Moosewood, a line from Fairfield Farm Kitchens, offers about half a dozen organic vegetarian entrees ranging from Moroccan Stew to Spicy Penne Puttanesca. The recipes are based on those from the famed Ithaca, New York Moosewood Restaurant. I chose the Southwest Cornbread and Red Beans.

Overall, it was pretty good for a frozen meal. Everything held up reasonably well going from frozen to microwave reheating. The cornbread, if not straight from the oven fresh, was at least not the hockey puck I imagined it would be. It had been covered a bit by the red beans which helped lock in some moistness, and it had a somewhat sweet flavor from the sugar and "hint of orange" in the recipe. The beans, which were mixed with rice, celery, corn, tomatoes, and spices, had a mild spicy flavor. Nothing was overcooked--in fact the celery even held a bit of its crunch--but I would have appreciated more corn as there were so few kernels that they almost seemed like an afterthought. A couple of stray pieces of rice were undercooked but overall the dish was moist. It was also plenty hearty for one. I paired it with a simple green salad, and if you really want to enjoy yourself I'm sure it would go well with a nice glass of wine.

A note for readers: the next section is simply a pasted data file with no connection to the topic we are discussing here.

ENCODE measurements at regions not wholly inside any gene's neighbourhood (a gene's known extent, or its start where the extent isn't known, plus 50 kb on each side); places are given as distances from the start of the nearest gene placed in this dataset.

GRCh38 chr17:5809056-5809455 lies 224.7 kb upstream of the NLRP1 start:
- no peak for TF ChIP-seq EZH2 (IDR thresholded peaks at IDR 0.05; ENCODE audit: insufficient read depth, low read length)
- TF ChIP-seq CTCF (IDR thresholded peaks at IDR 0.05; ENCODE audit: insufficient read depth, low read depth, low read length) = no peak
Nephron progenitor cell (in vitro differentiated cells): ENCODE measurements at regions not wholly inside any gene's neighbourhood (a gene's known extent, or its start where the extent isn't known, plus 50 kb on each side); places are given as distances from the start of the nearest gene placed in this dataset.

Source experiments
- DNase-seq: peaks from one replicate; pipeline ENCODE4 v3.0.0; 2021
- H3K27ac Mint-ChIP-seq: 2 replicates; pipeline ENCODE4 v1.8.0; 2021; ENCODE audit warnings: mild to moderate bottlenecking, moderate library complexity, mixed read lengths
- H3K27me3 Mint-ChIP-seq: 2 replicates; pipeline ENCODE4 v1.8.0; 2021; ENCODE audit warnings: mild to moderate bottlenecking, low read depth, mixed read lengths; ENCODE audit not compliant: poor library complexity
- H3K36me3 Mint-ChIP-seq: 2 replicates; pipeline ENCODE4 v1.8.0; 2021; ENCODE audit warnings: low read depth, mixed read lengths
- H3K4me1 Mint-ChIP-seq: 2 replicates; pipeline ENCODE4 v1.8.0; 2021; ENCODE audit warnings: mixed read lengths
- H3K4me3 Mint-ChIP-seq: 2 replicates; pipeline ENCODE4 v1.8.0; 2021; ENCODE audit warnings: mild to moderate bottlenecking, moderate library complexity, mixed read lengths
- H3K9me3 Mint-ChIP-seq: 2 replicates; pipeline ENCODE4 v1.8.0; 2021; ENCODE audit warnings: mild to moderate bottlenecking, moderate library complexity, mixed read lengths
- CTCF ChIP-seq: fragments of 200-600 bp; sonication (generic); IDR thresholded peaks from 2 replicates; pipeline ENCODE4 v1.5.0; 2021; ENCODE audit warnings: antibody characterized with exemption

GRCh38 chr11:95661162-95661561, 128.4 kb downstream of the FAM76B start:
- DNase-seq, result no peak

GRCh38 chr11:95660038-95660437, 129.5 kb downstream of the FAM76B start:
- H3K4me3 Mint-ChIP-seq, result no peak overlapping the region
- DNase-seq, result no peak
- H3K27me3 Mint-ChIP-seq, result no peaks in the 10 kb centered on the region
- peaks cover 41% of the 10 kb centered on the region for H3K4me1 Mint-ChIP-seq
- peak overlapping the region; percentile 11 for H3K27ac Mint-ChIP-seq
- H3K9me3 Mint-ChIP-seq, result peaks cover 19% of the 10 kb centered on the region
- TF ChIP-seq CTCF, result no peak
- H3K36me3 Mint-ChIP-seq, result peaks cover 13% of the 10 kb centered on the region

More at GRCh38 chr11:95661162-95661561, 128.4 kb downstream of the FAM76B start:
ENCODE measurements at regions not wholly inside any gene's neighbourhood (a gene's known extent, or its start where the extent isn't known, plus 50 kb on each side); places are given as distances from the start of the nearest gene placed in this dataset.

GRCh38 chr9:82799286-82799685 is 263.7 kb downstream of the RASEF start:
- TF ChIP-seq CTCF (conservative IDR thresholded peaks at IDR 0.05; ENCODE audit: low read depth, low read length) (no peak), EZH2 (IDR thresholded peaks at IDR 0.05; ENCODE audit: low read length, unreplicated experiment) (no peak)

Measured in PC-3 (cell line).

The best part is, with my husband away, there was no need to worry about the potential after-effects of a bean-filled dinner. Yet another advantage to spousal business travel, I suppose. Honey, don't rush back, 'kay?

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February 5, 2006

Asian Cooking the Natural Way: Marukan Lite Rice Vinegar and San-J Tamari Reduced Sodium Soy Sauce

I rely heavily on Asian cooking in my home, especially Thai and Chinese. I like how the intense and spicy flavors can be paired with vegetables, fish, and noodles or rice to create tasty low-fat meals. However, there are a few pitfalls to avoid with two staples of Asian-style cooking: soy sauce and rice vinegar. Many brands contain high salt, high sugar, and less-than-natural ingredients.

I've recently tried two "lite" and "natural" alternatives of two Asian-style cooking staples: seasoned rice vinegar and soy sauce, both purchased at a health food store. I compared both to larger brands purchased at an ordinary chain grocery store.

Marukan offers a Lite Seasoned Gourmet Rice Vinegar with "low sodium and sugar." In comparing it to a non-lite version I picked up at a local supermarket (Nakano), Marukan does have less sugar (4 grams per tablespoon versus 5), and does not contain high fructose corn syrup like the other brand. However, Marukan's sodium content was actually higher (350 mg per tablespoon as opposed to 240 mg in the non-lite version). In terms of taste, the Marukan Lite variety was somewhat less pungent than Nakano's brand, but otherwise comparable.